The white-tailed deer gun opener was slow in Central and North Central Texas. The second weekend was not much better. However, cooler temperatures and good reports of rutting bucks moving throughout much of the state should make this coming weekend a great time to head out deer hunting! Although much of the state’s abundant acorn crop is now depleted, deer still have a choice between cool season forbs and lush winter food plots (where they exists). Areas that were barren during the summer are now a hodge-podge of high-protein forbs.
Except for the last couple of months, 2009 has been a tough year for most of Texas’ white-tailed deer population. The preceding winter, spring, and summer were dry. Very dry. Extremely dry. But all of that has changed. Deer that were in poor to fair body condition during the summer have gorged on fat-rich acorns are now looking to be in good shape. Although many ranches are reporting that deer body weights are lower this year compared to previous years, rainfall received during September and October have “saved” the year.
Winter food plots, which are typically the most reliable plots, found themselves high and dry at this time last year. But not this fall. Anyone that stuck a seed in the ground is now the beneficiary of a lush food plot, regardless of what was planted. Recently, however, not all food plots were being hit hard. I suspect that many hunters that were reporting low food plot use by deer up until now should find that cooler temperatures will move more deer onto those plots, and earlier in the day.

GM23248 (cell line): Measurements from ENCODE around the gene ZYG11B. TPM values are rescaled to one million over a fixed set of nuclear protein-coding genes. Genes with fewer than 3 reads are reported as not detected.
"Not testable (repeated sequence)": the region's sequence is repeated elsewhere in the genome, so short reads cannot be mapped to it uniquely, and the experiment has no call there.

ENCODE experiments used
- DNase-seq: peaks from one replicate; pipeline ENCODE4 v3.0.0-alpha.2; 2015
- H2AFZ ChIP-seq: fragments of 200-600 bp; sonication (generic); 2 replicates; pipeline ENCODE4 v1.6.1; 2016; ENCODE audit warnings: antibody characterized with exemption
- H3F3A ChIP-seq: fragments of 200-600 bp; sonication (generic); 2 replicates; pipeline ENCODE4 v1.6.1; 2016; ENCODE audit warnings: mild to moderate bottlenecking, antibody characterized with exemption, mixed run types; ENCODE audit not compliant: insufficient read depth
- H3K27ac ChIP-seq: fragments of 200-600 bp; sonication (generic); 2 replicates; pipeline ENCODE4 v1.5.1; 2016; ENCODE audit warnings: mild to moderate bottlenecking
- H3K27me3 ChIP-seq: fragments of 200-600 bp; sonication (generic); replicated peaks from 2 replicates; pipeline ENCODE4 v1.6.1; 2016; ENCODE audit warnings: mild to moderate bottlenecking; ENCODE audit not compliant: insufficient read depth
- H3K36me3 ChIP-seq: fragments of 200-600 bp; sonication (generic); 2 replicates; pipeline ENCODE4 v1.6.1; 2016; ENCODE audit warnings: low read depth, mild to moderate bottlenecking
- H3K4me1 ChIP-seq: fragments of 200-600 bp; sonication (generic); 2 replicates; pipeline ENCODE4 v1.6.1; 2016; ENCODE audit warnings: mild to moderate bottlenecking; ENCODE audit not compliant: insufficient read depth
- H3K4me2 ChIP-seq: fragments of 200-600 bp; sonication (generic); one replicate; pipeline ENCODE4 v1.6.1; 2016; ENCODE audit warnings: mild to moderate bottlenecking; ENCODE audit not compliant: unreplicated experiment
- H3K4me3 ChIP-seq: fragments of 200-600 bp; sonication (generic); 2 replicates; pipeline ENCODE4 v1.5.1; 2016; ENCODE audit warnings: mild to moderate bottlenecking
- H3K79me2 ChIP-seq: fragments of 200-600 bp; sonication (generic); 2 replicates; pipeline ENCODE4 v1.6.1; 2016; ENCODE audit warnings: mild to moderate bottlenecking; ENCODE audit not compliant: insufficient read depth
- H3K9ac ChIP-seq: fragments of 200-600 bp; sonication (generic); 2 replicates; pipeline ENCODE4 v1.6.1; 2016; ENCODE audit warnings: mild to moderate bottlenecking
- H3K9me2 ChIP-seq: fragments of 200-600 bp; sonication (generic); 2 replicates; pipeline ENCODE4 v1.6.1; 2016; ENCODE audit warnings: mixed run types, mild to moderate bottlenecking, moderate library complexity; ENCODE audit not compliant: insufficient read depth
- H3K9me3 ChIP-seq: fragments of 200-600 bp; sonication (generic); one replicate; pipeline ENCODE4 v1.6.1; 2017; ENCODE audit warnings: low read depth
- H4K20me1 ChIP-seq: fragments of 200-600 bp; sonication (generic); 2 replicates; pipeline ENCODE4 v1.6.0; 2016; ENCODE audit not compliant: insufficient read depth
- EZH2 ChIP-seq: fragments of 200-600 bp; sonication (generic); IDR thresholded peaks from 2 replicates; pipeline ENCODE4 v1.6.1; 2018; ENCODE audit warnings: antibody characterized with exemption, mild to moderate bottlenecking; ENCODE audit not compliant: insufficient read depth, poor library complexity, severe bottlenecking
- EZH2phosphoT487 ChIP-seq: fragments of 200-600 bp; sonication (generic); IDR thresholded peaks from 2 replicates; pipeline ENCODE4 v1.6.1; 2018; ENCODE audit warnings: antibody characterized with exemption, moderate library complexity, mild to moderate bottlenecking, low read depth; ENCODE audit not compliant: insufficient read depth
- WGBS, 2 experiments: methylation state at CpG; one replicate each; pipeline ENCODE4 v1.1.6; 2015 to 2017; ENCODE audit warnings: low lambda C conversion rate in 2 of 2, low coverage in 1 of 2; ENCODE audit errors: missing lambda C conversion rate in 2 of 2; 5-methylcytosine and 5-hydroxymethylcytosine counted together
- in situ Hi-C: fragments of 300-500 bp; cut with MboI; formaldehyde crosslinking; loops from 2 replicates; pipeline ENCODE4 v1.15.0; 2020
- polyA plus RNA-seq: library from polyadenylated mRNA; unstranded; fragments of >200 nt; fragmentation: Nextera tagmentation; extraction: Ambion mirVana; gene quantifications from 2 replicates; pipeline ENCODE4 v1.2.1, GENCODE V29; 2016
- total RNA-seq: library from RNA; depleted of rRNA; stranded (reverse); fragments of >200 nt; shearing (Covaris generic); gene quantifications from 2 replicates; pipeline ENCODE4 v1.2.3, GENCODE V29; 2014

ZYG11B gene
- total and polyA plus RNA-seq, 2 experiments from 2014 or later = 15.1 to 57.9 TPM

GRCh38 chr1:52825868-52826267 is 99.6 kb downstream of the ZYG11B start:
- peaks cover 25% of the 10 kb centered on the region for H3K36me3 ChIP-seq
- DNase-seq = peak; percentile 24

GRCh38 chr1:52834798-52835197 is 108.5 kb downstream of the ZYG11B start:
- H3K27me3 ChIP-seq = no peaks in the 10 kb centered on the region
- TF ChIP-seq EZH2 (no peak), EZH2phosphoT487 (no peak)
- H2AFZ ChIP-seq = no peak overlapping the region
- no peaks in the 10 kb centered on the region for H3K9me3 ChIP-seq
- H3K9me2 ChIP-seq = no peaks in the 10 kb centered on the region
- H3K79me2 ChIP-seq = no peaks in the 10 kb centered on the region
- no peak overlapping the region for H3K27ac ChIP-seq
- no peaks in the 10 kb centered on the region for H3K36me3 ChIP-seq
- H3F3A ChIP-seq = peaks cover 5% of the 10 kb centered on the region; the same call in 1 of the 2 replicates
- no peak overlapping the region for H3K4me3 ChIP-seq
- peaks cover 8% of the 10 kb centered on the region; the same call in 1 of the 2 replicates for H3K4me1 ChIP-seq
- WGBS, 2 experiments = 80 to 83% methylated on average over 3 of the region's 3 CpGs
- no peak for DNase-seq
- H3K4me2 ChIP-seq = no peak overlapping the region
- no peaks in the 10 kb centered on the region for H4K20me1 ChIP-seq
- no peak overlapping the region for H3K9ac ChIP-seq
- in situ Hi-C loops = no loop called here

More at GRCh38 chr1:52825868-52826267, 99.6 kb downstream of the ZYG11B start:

More deer is a good thing, especially during the rut! I’ve received reports from throughout much of the state, except South Texas, of bucks following does for the past couple of weeks, but I’ve seen a marked increase in chasing activity over the past four to five days. Central Texas hunters heading to the field over the next week should expect to see good action. If you can find the does you will find the bucks, and deer should be hitting food sources well thanks to cool, brisk weather over much of the state.
As always, make sure to keep the deer population in check with available habitat. On average, the body condition of deer has increased greatly going into the fall thanks to a solid acorn crop and additional forage provided by much-needed precipitation. Antler quality has not improved; lower than average antler growth was a result of the tough winter, spring, and summer we experience through most of Texas. However, keeping proper deer numbers where you hunt is an important component of deer and habitat management.
Too many deer means less food per mouth, and if the rain turns off, next year could be particularly tough since we are still way behind on total rainfall. In short, don’t hesitate to harvest deer where needed. Get out and enjoy the cooler weather and put yourself in position to take advantage of increased white-tailed deer rutting activity. And remember, squeeze the trigger!